The vertical sandstone surfaces are wave-sculpted, while the horizontal ones are probably wind-eroded; maybe the sand grains get blown and arranged with some kind of interstitial glue made of salt and some calcareous material, that lets the lace "grow" much like wind-formed, horizontal stalactites.  Okay, that sounds crazy.  But that's my story and I'm sticking to it.


Our friends Damon and Desiree on Gia, a big steel Colvin Gazelle junk-rigged schooner, sailed by one morning.  We sailed north, too.  


Ensenada Grande was the next harbor, and we liked the way the unusual rock-wave patterns complimented Gia at anchor.  


Craig McPheeters on Luckness was there, and then Buena Vista, with Don and Deb Robertson sailed in. When there are that many boats around, you know what that means.... party time aboard the old Sockdolager!  Buena Vista will be sailing to the South Pacific about the same time we are, and Luckness will be heading for Hawaii.


One afternoon, Jim announced, "I think I'll go catch a nice grouper," and he did.  Now if you've been following the descriptions of our fishing prowess, you know this is a giant leap forward.  Karen now expects to order her fish in advance.


A statue we'll call "Lady Guano."


Back in La Paz at our old slip on Dock 3, we were glad to see that the sunken ship shown in this photo (masts hanging over the channel providing a hazard to sailboats) was finally raised.  That's the good news.  


The bad news is that it's still hard aground.  


But the good news is that we're going sailing again tomorrow.  More tide-pooling ahead.

Quick update:  we just saw the most amazing show ever performed aboard a sailboat.  You may have heard of the very acrobatic Cirque de Soleil.  A French couple and their four active daughters are sailing around the world in a bright yellow boat named La Loupiote, and they travel to marinas and put on shows for everyone.  It's all donation only, and they do an astonishing job.  If you ever get the chance, don't miss it.

Sunday, January 22, 2012

Reminds me of a river


Jim here. As I sit in the cockpit and look to the left and I see a sandstone rock wall and as I look to the right I see another one, covered with cactus. Behind the boat is a big white sand beach. In the distance I hear a canyon wren with its distinctive twitter. It make me think I'm on a river trip on the Green, or the Yampa or the Colorado rivers in Utah, Colorado or Arizona. Then a big manta ray jumps out of the water in front of the boat and the illusion disappears. But all of the good memories of those many river trips with great friends remain.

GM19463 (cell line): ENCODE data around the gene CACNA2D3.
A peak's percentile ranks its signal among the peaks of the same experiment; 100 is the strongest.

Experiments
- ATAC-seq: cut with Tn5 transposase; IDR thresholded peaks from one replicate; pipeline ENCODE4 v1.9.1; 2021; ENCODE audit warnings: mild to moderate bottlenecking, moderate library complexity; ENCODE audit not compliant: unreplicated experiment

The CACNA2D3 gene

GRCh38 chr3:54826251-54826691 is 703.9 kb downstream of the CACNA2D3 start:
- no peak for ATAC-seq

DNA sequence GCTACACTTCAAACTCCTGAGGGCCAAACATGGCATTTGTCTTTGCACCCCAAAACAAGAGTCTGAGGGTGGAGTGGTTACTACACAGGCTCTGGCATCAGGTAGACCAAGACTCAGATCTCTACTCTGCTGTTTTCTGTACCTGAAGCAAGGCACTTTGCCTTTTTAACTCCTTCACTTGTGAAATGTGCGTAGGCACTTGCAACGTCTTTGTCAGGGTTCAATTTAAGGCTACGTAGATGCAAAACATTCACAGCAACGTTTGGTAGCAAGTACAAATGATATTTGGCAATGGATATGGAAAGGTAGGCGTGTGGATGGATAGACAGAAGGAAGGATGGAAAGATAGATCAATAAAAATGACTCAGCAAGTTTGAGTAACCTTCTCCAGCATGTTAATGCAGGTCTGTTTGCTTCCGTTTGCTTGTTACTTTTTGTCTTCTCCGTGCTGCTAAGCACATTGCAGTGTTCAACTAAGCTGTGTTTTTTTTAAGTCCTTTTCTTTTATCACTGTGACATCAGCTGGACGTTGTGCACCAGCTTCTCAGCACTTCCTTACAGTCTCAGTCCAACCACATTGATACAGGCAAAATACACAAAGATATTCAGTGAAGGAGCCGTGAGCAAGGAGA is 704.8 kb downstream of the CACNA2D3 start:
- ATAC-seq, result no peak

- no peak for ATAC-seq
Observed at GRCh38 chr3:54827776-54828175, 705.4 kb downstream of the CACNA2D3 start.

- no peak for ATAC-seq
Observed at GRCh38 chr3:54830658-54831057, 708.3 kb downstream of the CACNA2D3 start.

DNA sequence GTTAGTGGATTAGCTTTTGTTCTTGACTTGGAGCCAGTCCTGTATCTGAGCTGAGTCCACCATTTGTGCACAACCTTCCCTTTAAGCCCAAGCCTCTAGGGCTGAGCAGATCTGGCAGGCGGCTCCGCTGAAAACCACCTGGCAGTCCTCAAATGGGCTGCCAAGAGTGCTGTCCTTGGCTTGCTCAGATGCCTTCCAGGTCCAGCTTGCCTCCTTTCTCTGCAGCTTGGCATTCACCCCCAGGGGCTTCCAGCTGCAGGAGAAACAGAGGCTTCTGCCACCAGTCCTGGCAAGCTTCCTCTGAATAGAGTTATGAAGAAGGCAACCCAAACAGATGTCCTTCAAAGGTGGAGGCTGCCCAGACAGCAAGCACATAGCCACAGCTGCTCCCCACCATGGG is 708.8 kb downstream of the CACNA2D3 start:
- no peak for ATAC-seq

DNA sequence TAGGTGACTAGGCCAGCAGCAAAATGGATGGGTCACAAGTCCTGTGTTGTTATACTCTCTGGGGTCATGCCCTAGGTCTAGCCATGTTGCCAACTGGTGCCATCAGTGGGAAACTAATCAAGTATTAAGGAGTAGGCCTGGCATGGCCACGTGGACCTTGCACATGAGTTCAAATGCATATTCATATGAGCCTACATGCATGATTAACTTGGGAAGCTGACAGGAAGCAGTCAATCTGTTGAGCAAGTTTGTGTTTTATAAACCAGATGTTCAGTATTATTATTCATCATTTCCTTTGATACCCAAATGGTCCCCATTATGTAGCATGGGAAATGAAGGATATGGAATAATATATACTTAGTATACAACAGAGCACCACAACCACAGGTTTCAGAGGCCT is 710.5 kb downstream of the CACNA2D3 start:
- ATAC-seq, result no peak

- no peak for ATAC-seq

We are out at what are locally referred to as "the islands". They stretch for about 100 miles north of La Paz in the southern part of the Sea of Cortez. The sea life is rich - very much enjoyed with a mask and snorkel (and a wet suit). But the fish are not going out of their way to jump on my hook, however, I did catch a Leopard Grouper yesterday that made a nice dinner for three. The cactus are huge and abundant. The weather is dry and mostly sunny with light shows almost every sunrise and sunset.


We will be out for about three more weeks before going back to La Paz to experience Carnival and get ready for heading across the Pacific to French Polynesia. Time is flying and we are already regretting not being able to see more of Mexico. But you can't see everything so on we will go!
This update sent via our high frequency radio.

Sunday, January 15, 2012

Heading into the Sea of Cortez



Island-bound:  We just left La Paz and are headed north to see the islands.  This is a photo of a map in the excellent cruising Guide called Sea of Cortez--A Cruiser's Guidebook by Shawn Breeding and Heather Bansmer.  One of the best cruising guides we’ve ever used.  Right now we are anchored near the south end of Espiritu Santo Island, which is a Mexican National Park inside the little orange square we drew on the map.  To visit here for longer than a day or two, they ask you to buy a park pass, which costs about US $25 and is well worth it.  Funds support species and habitat restoration, and the Mexican government has partnered with several US-based conservation organizations to make this happen—we heartily approve!


The charms of La Paz: This is our marina, seen from the mountain just above it.  La Paz is on the left.  Warm sunny days, cool starry nights, humidity very low—what’s not to like?



Here’s an impromptu dock concert that Karen and a fellow cruising sailor named Mary Lee, who is an excellent jazz musician, gave one evening.  Being part of da gang on Dock 3 was da bomb!


Here’s the view down the dock from our slip.


This is La Paz’s Malecon, a lovely paved seaside walkway that goes for a couple of miles.  Mexican families love to come out and walk here in the evenings and on weekends.

La Paz treated us well, and we’ll be back there in a month to reprovision, visit friends, and go to the annual Carnaval (from what we understand, sort of a Mardi Gras on steroids.)  


You haven’t lived until you’ve tried real fish tacos, and (oh yes, trust me) bacon-wrapped hot dogs on homemade buns with salsa.  So. Darned. Good.  Mexican food in Mexico is much different, varied, and way better than what you get in the States.  That’s the good part.  The bad part is what chile rellenos and other scrumptious delights can do to, shall we say, one’s digestive composure.  But to tell you the truth, it’s been worth it.  They use the same symbol for pesos and dollars, but there are about 14 pesos to the dollar.  


 This is one of the spires at the historic cathedral.


Shopping at the well-stocked “Mega” store, we were amazed to see the grocery cart’s wheels grabbed by the escalator’s grooves; even a fully loaded cart can’t roll until deposited off the escalator’s other end.  Cool, no?

A Cruising Crossroads:  With exceptionally friendly people and several thousand land and sea-based American expatriates, La Paz is a mecca for cruising sailors, and also a crossroads.